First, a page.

stu-hart

BoP Conference - Business with Four Billion

Ted London just sent me the latest conference announcement for the UMich/Cornell BoP conference in September. You can see more below, as well as a link to the latest Conference Announcement (PDF).

Please pass the announcement on to people who may be interested in attending. Space is limited.

Inspirations: BoP-Protocol.org and e4sw.org

Things have been pretty quiet around the BRINQ Workshop, only a few posts in the last six months, so what have we been up to?

Well, besides trying to get things started in Brazil again, I've been doing a lot of work for other folks, most particularly Enterprise for a Sustainable World (ESW), a new organization started up by Cornell University professor and Sustainability guru Stuart Hart, whose book "Capitalism at the Crossroads" we covered here before.

Tribal Lingo - Defining Sustainability

“Ever had one of those conversations,” Stu Hart asked the crowd, “where you think you and another person are talking about the same thing, only to discover you’ve been discussing something completely different?  In my work, I run into that all the time.”

Stuart Hart is a professor at Cornell’s Johnson School of Management, recent author of the acclaimed “Capitalism at the Crossroads”, and one of the world’s foremost experts on the strategies and business opportunities for sustainable enterprises and serving the world’s poor.  Hart was co-presenting with colleague Mark Milstein (of the World Resources Institute) at Cornell’s 3rd annual Sustainable Enterprise Symposium.  

Hart and Milstein explained that there are so many different “sustainability tribes”, each using their own vocabulary of buzzwords, that even basic communication proves difficult and unwieldy; strategic planning and collaboration are even harder.  How can we collaborate in creating a better future if we can’t even communicate? 

Lighting Up the Crossroads - Stuart L. Hart

"Stuart Hart was there at the beginning. Years ago when the term 'sustainability' had not yet reached business schools, Stuart Hart stood as a beacon in the umbrage. It is clear commerce is the engine of change, design the first signal of intention, and global capitalism is at the crossroads. Stuart Hart is there again; this time lighting up the intersection."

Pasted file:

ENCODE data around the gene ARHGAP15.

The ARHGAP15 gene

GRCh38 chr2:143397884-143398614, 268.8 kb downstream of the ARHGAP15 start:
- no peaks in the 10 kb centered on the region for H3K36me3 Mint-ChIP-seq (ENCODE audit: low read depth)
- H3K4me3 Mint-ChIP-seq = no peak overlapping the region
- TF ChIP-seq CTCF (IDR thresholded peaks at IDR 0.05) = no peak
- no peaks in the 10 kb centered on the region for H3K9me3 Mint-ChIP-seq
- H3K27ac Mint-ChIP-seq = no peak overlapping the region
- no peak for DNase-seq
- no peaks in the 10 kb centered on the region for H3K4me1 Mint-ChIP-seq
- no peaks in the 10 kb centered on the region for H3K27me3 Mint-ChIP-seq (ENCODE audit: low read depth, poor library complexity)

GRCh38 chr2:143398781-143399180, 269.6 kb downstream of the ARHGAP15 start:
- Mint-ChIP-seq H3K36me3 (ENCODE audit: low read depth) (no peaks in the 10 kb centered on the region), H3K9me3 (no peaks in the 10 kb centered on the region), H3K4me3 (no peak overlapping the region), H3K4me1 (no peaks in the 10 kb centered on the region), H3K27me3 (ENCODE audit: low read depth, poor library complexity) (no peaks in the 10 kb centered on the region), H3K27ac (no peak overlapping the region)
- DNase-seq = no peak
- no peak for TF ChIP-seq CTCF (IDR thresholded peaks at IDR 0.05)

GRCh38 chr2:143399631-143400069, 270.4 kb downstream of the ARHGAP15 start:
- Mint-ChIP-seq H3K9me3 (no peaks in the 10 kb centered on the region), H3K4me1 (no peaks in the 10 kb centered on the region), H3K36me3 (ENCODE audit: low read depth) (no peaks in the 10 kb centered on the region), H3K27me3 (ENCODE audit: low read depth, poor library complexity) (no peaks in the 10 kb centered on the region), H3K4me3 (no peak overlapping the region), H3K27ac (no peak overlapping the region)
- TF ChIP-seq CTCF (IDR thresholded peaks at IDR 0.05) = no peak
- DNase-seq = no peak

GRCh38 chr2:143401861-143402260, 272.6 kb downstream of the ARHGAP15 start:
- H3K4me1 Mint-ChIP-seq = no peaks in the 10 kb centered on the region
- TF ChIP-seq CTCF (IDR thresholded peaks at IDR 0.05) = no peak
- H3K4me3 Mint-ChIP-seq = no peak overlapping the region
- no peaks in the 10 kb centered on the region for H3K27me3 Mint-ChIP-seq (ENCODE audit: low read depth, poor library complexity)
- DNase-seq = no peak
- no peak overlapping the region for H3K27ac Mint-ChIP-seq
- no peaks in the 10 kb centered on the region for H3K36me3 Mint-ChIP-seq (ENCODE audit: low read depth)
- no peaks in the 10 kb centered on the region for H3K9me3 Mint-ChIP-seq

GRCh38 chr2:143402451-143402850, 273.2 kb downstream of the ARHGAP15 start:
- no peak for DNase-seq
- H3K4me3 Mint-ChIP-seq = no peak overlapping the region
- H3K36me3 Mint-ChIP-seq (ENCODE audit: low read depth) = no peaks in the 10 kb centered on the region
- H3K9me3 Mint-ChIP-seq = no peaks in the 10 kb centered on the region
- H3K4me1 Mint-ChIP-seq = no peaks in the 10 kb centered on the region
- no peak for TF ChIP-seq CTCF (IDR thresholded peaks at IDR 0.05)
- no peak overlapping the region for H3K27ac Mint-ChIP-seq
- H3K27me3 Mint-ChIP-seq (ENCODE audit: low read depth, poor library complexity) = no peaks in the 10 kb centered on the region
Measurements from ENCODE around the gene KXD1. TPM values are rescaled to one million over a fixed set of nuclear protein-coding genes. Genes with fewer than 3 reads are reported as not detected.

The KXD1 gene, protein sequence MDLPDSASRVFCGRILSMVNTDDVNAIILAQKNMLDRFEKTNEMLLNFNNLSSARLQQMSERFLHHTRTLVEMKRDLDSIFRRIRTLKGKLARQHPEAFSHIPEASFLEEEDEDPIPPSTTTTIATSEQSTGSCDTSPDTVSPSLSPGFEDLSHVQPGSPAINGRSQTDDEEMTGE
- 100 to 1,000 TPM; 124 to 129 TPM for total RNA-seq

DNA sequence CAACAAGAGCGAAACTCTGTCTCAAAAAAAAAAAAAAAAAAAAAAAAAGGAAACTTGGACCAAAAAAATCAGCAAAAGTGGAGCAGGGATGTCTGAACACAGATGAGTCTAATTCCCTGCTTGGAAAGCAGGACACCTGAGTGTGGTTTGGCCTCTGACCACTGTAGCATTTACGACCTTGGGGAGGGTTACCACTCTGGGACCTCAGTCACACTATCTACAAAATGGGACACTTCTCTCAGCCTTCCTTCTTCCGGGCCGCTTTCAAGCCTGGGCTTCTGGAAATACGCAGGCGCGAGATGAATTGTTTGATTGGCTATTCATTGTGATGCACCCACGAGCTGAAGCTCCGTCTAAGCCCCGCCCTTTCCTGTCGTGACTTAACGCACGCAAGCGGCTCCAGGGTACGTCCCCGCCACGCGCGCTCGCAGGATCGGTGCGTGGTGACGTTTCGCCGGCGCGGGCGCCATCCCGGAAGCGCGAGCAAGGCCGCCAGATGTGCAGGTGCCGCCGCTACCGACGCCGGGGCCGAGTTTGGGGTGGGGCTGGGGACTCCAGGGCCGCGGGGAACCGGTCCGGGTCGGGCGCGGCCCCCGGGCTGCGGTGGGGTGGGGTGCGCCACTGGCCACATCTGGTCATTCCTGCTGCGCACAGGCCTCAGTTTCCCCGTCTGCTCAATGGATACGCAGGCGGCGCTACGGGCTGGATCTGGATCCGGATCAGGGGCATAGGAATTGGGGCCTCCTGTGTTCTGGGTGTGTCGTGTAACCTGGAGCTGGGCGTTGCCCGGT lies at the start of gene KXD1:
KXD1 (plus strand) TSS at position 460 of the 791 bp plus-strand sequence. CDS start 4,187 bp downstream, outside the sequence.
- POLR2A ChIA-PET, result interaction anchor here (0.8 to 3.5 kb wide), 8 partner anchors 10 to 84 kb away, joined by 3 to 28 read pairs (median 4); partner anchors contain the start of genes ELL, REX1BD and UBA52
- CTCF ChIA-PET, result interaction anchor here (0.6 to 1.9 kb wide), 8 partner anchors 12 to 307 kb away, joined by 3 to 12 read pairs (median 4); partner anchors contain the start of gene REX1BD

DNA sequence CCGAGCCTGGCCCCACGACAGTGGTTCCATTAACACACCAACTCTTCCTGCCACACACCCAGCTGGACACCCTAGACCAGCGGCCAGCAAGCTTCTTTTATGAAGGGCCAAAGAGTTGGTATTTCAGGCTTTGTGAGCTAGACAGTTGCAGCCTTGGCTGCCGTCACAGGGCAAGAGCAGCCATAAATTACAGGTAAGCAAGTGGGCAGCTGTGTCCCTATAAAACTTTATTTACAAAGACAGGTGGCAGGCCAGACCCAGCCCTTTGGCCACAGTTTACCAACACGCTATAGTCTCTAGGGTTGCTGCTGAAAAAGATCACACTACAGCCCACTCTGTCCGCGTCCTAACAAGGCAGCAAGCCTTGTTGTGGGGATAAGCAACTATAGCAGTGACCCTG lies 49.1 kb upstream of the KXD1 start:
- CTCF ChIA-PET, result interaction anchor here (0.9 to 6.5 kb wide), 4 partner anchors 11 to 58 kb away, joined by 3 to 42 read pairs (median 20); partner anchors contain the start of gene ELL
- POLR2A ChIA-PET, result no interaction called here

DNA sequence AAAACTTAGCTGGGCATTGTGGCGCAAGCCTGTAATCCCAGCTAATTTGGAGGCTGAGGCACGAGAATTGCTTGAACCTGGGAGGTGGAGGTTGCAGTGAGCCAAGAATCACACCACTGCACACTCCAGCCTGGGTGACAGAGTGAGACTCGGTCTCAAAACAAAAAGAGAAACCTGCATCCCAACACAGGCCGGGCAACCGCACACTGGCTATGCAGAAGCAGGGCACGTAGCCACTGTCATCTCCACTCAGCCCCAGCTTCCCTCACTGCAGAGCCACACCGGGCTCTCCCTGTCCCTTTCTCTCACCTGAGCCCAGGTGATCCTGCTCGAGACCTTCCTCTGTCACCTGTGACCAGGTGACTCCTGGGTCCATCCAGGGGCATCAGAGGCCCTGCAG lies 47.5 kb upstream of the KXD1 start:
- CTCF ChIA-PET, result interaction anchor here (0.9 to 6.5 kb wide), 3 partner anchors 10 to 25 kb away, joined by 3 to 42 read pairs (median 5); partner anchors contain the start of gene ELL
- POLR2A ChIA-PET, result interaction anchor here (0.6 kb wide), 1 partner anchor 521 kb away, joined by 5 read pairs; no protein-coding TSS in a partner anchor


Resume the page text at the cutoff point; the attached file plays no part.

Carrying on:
- William McDonough, Co-author of Cradle to Cradle

Three years ago, a group of MBA prospects visited the University of North Carolina's Kenan-Flagler Business School. We were wined & dined and offered full rides and stipends, incentives to reject offers at higher ranked business schools and earn our MBAs at Kenan-Flagler instead. The admission staff knew they had to be convincing, so they brought out the big guns. We were introduced to Stu Hart.

Naturally, we decided Carolina was a fine place to be.

BRINQ on the road . . .

The past couple of weeks have been intense travel weeks, with meetings at the Base of the Pyramid Learning Lab, hosted by Cornell University, and the 2005 Advisory Board meeting for the Center for Sustainable Enterprise at the University of North Carolina. Included below are some meeting highlights.

Unleashing Competitive Imagination- the Base of the Pyramid Protocol

The BoP Protocol

How can the multinational company become the driver of an inclusive capitalism?

That's the critical question the Base of the Pyramid Protocol seeks to answer. Developed by Stuart Hart and the Base of the Pyramid Learning Lab, the BOP Protocol Project is a collaborative effort to develop guidelines and business models for successful Base of the Pyramid ventures, enabling them to meet the needs of the world's 4 billion poorest people while discovering huge new growth and innovation opportunities.

The Vision: to create inclusive, mutually beneficial business processes through which the private sector and local communities build economic, social and environmental value.

What is Disruptive Innovation?

The disruptive-innovation theory explains why new firms armed with relatively simple, straightforward technological solutions can beat powerful incumbents, often creating entirely new markets and business models. The disruptive innovation theory was popularized in Harvard professor Clayton Christensen's "The Innovator's Dilemma".

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